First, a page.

Hey there! Are you interested in learning more about Polynesian mythology?
Well, you’re in the right place!
In this article, we’ll be exploring the rich and diverse world of Polynesian mythology. From the hero-trickster Maui to the sacred power of mana, we’ll cover all the basics and more.
The Polynesian islands are a vast region of the Pacific Ocean, consisting of many hundreds of culturally and politically diverse island groups.
From Hawaii in the north to New Zealand in the south, the triangular area known as Polynesia also includes Tahiti, Samoa, Tonga, and many other islands.
Although the mythology of these islands took different forms, many of the basic stories, themes, and deities were surprisingly similar throughout the region.
In this guide, we’ll learn about the foundations of Polynesian religion and myth, the importance of nature and the sea, and the pantheon of gods and goddesses that emerged.
Be sure to check out my World Mythology 101 article for an overview of all major mythologies in the world.
What is Polynesian Mythology?
Polynesian mythology is the collection of myths, legends, and traditional beliefs of the indigenous people of the Polynesian islands.
These stories often revolve around deities, nature, and the sea. If you’ve ever heard the story of the hero-trickster Maui, you’re already familiar with Polynesian mythology!
Many of the basic themes and characters of Polynesian mythology are similar throughout the region, although the myths and legends took different forms on different islands.
The Importance of Nature
Polynesian religion placed a great emphasis on the power of nature and the importance of the sea.
The Polynesians were incredible navigators, and their religion and mythology reflected this connection to the ocean.
They believed in a sacred and supernatural power called mana, which could be good or evil and was present in all things in nature. Because mana was sacred, they had strict rules, known as tapus, to protect it. Breaking these rules could result in punishment, even death.
Forms of Worship
The Polynesians worshiped many gods and goddesses, both local and part of their pantheon. Worship involved chants, prayers, and elaborate rituals, as well as sacrifices.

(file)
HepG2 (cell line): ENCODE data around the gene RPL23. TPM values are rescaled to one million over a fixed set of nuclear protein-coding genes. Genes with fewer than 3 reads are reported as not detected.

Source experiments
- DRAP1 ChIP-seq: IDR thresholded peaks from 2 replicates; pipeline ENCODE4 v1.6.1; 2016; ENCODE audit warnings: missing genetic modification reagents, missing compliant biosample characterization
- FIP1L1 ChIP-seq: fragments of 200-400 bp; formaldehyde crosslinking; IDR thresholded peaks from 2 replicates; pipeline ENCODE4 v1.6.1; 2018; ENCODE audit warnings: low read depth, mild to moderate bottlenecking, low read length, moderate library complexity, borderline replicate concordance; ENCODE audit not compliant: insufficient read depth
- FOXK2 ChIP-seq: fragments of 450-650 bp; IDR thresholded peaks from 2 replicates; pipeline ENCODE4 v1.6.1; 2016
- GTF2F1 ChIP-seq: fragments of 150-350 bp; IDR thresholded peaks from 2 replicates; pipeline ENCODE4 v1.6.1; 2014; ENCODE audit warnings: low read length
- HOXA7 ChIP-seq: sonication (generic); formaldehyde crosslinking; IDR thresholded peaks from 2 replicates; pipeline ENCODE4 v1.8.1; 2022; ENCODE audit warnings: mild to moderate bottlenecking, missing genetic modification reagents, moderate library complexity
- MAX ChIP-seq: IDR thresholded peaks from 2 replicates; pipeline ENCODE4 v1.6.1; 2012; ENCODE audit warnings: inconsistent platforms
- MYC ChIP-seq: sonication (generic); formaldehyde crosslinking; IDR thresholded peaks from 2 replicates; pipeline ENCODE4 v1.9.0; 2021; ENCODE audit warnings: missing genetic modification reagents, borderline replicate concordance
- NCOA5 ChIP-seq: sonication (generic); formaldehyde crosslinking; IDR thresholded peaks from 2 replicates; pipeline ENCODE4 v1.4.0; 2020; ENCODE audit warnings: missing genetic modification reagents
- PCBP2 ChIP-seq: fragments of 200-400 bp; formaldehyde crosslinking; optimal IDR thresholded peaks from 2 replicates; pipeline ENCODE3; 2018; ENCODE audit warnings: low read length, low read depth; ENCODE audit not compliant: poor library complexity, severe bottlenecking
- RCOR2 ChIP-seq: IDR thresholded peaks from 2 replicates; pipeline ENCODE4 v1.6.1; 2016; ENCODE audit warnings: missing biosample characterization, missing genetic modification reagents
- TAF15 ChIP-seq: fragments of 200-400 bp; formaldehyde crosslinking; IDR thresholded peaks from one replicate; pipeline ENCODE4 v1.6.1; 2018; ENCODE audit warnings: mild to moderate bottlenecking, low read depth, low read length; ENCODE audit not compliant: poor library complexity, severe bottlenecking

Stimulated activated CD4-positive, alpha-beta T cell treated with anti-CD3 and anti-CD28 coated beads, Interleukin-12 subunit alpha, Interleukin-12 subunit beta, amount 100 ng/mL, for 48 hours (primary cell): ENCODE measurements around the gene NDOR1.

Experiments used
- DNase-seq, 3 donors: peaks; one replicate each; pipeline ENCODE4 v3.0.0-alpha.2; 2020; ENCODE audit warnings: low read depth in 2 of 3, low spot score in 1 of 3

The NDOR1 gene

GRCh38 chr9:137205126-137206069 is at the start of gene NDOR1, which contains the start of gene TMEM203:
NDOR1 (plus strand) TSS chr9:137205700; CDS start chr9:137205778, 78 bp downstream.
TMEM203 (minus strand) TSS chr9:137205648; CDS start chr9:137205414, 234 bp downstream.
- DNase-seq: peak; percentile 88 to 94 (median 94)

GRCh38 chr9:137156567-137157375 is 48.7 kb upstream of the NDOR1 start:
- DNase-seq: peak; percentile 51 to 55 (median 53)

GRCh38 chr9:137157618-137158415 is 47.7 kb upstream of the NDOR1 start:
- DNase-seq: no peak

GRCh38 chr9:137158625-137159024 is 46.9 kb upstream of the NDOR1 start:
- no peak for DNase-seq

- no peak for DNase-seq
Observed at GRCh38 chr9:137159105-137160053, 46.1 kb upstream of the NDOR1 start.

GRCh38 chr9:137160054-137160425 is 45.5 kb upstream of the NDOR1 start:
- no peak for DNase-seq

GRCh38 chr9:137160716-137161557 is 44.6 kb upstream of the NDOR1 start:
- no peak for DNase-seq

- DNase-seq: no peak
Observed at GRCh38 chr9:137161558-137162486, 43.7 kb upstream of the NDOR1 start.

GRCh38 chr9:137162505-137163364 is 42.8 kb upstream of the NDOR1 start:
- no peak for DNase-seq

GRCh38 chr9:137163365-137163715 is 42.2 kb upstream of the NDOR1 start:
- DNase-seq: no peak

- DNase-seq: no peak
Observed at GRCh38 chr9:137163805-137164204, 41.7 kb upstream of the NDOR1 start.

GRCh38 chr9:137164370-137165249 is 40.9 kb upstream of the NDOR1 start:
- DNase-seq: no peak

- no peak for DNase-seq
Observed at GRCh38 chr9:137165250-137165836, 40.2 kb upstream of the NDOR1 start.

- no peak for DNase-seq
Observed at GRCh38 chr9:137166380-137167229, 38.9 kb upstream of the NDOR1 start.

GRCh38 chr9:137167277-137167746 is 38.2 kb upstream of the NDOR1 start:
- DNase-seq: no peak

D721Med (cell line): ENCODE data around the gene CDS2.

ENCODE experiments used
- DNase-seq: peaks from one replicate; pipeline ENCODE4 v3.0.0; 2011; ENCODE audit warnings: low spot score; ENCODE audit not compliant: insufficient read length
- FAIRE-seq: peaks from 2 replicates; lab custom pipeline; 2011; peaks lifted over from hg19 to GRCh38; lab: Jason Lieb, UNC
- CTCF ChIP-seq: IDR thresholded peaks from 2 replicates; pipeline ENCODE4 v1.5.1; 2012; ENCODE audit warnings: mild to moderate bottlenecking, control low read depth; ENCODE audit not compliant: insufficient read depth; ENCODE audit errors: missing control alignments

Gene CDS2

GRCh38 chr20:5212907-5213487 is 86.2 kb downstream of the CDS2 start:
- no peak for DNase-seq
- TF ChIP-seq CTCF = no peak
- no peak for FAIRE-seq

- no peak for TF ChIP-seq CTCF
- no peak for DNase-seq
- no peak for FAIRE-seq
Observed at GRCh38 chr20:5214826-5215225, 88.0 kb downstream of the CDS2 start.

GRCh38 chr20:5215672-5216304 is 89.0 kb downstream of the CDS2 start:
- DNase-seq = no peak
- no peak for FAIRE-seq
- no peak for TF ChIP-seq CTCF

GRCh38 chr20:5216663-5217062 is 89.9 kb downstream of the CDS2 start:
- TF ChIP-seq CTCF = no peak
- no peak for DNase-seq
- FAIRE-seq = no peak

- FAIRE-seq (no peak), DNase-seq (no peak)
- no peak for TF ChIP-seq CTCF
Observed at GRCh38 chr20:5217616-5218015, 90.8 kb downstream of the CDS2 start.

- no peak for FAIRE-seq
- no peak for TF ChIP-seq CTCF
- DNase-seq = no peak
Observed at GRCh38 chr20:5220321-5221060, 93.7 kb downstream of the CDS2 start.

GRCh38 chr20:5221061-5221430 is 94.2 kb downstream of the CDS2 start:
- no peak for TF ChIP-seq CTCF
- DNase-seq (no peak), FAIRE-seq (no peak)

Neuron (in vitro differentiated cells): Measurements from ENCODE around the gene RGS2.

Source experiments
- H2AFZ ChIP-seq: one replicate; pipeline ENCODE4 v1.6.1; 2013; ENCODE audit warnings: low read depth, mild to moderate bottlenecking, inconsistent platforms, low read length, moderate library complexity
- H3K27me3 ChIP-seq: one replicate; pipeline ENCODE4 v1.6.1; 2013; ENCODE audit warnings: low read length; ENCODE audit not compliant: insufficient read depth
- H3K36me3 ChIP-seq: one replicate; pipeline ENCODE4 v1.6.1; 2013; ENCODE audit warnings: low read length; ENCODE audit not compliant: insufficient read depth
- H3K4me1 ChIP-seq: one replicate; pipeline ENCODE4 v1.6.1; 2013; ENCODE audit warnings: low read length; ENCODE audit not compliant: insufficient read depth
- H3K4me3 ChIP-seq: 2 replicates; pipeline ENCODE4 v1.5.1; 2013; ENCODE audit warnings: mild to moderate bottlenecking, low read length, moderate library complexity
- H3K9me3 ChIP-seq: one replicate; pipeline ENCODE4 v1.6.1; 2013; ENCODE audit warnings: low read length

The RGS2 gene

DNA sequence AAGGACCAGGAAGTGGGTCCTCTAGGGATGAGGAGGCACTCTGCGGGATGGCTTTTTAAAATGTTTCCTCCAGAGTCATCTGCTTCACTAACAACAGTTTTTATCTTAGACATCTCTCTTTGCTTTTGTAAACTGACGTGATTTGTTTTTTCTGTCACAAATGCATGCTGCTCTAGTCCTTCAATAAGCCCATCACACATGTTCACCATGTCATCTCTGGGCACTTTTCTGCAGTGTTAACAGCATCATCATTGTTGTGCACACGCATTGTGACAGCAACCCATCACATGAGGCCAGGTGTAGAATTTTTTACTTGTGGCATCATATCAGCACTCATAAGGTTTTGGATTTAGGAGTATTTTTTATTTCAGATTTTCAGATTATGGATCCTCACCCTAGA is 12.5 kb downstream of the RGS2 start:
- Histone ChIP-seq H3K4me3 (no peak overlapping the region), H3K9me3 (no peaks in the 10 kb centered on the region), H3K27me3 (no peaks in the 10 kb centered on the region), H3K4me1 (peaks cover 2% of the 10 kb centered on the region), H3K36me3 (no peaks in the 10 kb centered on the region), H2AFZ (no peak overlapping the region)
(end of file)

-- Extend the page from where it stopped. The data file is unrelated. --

Priests played a central role in these rituals, and some were even oracles. Magic was also an important part of Polynesian mythology, with people using incantations and charms to summon the gods or ask for their guidance.
Prominent Polynesian Myths
Of the many tales that exist among Polynesian mythology, some of the major ones are:
- The Hawaiin Creation Myth: According to the Hawai’ian creation story, the world began in darkness and was gradually filled with light through the union of male and female darkness. Each union resulted in the birth of new creatures, with the world becoming a little brighter with each birth, until the pig and rat were born at the first Dawn and the first man and woman were created.
- The Moai Statues of Easter Island: This tale describes the massive stone statues that stand on Easter Island. According to legend, the god Makemake descended from the heavens and created the first man and woman on the island. He also created the statues to watch over the island and its people.
- The Legend of Hina: The goddess Hina is a popular figure in Polynesian mythology, appearing in many stories and legends. One such story describes her supernatural conception and the legendary birth of her son, Māui. In some versions of the story, Hina is said to have ascended to the moon and continues to make Kapa cloth for the gods out of the bark of a Banyan tree. This legend is found in the myths of many Polynesian groups, including those of Samoa, New Zealand, and Tonga.